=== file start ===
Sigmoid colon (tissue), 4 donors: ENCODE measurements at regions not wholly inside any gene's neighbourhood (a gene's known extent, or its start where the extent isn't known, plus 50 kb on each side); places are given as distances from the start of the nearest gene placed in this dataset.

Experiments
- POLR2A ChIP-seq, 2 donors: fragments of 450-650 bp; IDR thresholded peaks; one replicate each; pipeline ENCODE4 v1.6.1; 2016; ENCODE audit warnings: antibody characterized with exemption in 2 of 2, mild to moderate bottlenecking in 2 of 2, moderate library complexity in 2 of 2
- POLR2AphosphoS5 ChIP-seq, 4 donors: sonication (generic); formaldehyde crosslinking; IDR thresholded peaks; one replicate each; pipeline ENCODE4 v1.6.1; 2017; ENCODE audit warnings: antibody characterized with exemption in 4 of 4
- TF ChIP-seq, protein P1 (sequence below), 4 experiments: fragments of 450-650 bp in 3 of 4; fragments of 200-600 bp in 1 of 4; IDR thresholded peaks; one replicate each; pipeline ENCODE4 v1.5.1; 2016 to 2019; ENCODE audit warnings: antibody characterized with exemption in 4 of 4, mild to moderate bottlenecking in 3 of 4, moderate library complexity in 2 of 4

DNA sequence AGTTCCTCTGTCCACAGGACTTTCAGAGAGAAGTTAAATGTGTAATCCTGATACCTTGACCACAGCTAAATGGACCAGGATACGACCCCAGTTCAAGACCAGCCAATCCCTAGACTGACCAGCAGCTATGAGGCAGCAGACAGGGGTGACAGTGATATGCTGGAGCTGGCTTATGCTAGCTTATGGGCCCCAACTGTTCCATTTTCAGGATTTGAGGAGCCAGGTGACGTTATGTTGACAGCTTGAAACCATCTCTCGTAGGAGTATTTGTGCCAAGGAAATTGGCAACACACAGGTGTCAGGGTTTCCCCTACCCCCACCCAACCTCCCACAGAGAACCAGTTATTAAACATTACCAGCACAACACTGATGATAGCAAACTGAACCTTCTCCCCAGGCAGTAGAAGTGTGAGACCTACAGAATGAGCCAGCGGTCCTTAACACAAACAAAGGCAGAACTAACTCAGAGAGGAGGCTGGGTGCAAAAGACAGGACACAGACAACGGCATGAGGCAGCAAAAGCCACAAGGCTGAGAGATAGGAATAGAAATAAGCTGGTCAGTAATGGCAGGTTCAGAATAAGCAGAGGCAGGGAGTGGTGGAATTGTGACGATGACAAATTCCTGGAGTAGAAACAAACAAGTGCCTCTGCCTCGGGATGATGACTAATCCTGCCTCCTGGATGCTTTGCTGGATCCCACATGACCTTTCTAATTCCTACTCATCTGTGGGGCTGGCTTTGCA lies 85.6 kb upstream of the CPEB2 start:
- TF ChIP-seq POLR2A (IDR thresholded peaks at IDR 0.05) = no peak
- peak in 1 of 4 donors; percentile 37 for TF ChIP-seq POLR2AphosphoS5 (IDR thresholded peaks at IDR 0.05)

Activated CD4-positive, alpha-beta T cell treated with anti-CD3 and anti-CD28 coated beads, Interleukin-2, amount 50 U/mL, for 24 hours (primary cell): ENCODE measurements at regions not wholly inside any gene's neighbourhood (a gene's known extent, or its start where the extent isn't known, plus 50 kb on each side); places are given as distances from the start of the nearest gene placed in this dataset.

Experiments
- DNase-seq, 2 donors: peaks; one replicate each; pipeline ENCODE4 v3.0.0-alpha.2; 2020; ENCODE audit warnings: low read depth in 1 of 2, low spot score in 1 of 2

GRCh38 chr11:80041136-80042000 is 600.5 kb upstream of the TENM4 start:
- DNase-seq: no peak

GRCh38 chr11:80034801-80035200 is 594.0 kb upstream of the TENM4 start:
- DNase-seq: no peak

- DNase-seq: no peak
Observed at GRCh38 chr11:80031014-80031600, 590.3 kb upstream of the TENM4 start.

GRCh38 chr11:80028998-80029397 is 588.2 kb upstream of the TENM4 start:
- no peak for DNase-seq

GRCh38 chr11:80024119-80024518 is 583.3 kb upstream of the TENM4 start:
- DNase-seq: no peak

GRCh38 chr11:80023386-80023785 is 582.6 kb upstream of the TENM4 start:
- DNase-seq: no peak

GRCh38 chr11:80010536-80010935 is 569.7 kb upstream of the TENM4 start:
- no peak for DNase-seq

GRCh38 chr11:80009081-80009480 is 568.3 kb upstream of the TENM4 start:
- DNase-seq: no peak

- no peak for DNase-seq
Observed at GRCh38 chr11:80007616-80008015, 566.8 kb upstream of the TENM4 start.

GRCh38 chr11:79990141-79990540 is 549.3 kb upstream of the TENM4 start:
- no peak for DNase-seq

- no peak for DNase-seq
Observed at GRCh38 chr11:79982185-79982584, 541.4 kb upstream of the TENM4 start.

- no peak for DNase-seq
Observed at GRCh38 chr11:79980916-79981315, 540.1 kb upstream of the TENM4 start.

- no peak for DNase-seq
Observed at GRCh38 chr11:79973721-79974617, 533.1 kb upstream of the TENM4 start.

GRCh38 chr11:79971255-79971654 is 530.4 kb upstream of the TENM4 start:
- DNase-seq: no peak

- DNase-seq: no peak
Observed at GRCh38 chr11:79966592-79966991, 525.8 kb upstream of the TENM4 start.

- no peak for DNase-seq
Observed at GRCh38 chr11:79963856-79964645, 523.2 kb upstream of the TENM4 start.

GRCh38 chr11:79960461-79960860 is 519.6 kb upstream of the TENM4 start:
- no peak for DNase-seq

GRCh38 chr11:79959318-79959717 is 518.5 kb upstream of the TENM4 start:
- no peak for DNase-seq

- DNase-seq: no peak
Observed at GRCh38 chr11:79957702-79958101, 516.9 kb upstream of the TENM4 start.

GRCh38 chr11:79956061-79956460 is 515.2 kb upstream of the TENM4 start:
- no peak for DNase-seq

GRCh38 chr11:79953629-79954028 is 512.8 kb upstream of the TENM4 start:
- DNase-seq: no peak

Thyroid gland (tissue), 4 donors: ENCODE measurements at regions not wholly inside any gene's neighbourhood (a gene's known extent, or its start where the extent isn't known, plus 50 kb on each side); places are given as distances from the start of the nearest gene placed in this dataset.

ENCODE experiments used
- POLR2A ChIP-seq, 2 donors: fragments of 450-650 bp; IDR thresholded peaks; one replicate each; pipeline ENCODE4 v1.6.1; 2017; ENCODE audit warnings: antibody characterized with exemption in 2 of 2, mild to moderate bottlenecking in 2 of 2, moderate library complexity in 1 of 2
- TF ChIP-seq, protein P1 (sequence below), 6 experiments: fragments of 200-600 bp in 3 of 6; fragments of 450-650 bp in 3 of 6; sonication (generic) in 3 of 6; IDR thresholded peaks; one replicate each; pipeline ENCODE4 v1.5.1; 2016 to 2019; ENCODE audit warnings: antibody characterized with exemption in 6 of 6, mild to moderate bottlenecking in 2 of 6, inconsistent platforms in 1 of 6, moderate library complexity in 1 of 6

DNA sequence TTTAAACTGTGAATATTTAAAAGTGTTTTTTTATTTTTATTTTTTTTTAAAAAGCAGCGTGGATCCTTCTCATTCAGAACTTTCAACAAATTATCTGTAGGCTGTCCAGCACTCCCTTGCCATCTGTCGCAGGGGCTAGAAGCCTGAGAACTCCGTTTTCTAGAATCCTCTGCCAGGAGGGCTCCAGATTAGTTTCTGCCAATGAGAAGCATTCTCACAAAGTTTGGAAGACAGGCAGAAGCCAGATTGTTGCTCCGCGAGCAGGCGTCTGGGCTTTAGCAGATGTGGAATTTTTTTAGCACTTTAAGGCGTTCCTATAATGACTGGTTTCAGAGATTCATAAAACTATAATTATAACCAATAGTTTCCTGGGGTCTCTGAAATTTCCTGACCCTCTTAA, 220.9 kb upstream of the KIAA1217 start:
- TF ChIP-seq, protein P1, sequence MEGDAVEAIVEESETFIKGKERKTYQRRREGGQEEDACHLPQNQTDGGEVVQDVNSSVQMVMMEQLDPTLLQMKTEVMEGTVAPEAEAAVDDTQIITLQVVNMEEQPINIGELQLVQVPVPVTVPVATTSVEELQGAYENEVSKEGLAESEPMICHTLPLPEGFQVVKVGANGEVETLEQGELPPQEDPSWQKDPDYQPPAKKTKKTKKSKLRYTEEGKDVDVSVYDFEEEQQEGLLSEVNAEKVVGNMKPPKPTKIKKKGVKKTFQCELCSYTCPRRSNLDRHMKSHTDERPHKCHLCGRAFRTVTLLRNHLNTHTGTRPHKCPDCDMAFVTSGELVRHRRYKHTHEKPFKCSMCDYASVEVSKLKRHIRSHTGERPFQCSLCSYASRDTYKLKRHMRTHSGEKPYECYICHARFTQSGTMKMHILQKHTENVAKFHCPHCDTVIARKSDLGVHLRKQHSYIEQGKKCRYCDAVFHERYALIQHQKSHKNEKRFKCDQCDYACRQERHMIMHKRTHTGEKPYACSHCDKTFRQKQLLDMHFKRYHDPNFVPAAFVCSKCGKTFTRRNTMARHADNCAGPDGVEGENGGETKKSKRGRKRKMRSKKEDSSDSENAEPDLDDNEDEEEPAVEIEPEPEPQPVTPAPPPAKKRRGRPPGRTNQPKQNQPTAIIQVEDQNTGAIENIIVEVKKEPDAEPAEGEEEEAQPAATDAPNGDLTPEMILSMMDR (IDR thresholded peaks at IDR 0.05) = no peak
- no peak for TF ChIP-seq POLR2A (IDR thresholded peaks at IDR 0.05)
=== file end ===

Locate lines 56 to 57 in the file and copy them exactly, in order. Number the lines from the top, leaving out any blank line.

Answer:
- POLR2A ChIP-seq, 2 donors: fragments of 450-650 bp; IDR thresholded peaks; one replicate each; pipeline ENCODE4 v1.6.1; 2017; ENCODE audit warnings: antibody characterized with exemption in 2 of 2, mild to moderate bottlenecking in 2 of 2, moderate library complexity in 1 of 2
- TF ChIP-seq, protein P1 (sequence below), 6 experiments: fragments of 200-600 bp in 3 of 6; fragments of 450-650 bp in 3 of 6; sonication (generic) in 3 of 6; IDR thresholded peaks; one replicate each; pipeline ENCODE4 v1.5.1; 2016 to 2019; ENCODE audit warnings: antibody characterized with exemption in 6 of 6, mild to moderate bottlenecking in 2 of 6, inconsistent platforms in 1 of 6, moderate library complexity in 1 of 6